Longtime MMA fighter manager and current CEO of the Legacy Fighting Alliance, Ed Soares, has announced that he will no longer be managing fighters as of early 2017.
Soares is current representing such fighters as former UFC Middleweight Champion Anderson Silva, former UFC Light Heavyweight Champion Lyoto Machida, current UFC Interim Featherweight Champion Jose Aldo and Antonio Rodrigo Nogueira, among others.
Soares recently appeared on The MMA Hour to talk about his decision to leave his fighter management role.
"Starting in the beginning of 2017, I'm going to finish out my duties…Listen, guys like Anderson, guys like Nogueira, guys like Lyoto — these guys are my friends, these guys are my family. I'm still going to be there with them. But as far as managing, my partner Jorge [Guimaraes] is taking over Tough Media, which will be the management company, and I'm going to be focusing 100 percent on the LFA” said Soares.
Soares is now going to be focusing primarily on the Legacy Fighting Alliance, a new promotion that has merged the Resurrection Fighting Alliance and Legacy Fighting Championships together. Their first event is scheduled for early 2017.
"It's a bittersweet day," he said. "I've had an incredible management career. I've had a blessed career. But what it really boils down to, I feel there's really not much more that I can get from the management business that I haven't already gotten. I've managed one of the greatest of all time. I've managed various champions. Being a manager has been a blessing. But I'm really excited about this new chapter in my life, helping guys to where they want to go. Because I had to really dig deep and think about why I got into this business. When I got into this business, it was really for one reason, and that was because I really enjoyed helping guys get to where they want to go. And as a manager I was able to do that with a lot of different guys."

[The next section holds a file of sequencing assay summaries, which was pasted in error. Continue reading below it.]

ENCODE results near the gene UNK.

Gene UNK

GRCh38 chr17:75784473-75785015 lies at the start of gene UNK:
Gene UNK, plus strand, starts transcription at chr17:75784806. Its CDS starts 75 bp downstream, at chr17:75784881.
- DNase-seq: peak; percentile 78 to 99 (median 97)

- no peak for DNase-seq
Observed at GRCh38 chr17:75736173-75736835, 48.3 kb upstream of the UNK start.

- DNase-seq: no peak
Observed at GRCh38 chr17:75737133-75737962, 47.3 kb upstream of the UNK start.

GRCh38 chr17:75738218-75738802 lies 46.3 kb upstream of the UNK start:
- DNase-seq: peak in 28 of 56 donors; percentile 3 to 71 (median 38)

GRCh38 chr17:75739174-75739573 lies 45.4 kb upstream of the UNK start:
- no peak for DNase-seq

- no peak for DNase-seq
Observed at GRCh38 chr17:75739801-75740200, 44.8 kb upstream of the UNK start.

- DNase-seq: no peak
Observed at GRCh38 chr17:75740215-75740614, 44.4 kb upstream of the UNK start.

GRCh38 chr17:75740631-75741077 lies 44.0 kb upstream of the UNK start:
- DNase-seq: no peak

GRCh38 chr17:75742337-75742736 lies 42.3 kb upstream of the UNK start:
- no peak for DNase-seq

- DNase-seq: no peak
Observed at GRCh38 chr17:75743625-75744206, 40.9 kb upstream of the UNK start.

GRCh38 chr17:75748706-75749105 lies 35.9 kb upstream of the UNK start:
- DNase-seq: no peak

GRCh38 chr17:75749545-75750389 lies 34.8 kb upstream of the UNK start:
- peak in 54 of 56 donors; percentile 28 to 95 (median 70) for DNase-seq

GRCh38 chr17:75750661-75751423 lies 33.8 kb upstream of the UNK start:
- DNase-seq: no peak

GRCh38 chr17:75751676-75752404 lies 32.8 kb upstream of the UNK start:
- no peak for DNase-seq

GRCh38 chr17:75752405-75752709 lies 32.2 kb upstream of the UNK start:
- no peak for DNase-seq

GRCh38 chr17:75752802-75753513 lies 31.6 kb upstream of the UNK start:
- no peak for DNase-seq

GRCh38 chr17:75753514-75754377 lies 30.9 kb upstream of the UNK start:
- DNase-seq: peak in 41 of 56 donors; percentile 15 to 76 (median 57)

Soares previously ran the Resurrection Fighting Alliance, a promotion that provided the UFC and Bellator MMA with plenty of fighters in the last few years.
"Like for instance, in the RFA, we've put 52 guys into the UFC in the past three years," he said. "And out of those 52 guys, only six of them were guys that we kind of worked with [management wise]. And that's what helped me to see, you know what, I'm able to help so many more people and touch so many more people's lives as a promoter than I was able to do as a manager. And that's what makes me feel good. That's what fulfills me, is helping these guys achieve their goals. When guys fight in the RFA, and now when guys fight in the LFA, it's like a fraternity man…For the rest of your career we're there supporting you, helping promote you, even after you leave because for us it's not about getting the guys to the UFC or Bellator, it's about keeping guys there. And that's what's important to us."